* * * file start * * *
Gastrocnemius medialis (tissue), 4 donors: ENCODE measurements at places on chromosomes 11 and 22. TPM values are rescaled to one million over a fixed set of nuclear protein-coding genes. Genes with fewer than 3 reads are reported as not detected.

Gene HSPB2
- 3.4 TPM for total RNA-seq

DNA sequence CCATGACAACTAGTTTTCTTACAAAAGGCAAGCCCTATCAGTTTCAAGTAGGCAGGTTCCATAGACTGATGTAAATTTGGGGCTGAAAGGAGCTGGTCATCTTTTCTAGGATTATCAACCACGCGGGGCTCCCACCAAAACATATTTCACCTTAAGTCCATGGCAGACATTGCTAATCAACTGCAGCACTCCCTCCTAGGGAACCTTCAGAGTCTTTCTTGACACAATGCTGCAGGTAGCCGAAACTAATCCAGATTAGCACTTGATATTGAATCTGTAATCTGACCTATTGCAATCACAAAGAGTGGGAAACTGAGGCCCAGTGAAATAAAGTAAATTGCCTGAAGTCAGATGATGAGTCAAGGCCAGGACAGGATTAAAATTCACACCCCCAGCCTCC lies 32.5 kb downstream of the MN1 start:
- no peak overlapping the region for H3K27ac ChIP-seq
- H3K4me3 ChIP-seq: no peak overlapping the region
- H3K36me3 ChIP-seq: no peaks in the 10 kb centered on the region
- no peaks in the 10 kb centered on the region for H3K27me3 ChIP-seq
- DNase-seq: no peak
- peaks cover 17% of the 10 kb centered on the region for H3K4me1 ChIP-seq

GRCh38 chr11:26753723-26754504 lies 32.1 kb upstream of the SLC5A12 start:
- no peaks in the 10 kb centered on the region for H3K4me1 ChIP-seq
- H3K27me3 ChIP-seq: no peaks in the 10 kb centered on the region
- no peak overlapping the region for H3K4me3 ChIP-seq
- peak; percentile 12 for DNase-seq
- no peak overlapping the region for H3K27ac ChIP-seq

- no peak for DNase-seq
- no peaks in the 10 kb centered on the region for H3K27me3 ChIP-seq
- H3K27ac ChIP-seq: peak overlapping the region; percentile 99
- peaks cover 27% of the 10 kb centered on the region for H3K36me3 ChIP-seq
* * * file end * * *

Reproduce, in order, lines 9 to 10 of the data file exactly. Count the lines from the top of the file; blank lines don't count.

- DNase-seq: no peak
- peaks cover 17% of the 10 kb centered on the region for H3K4me1 ChIP-seq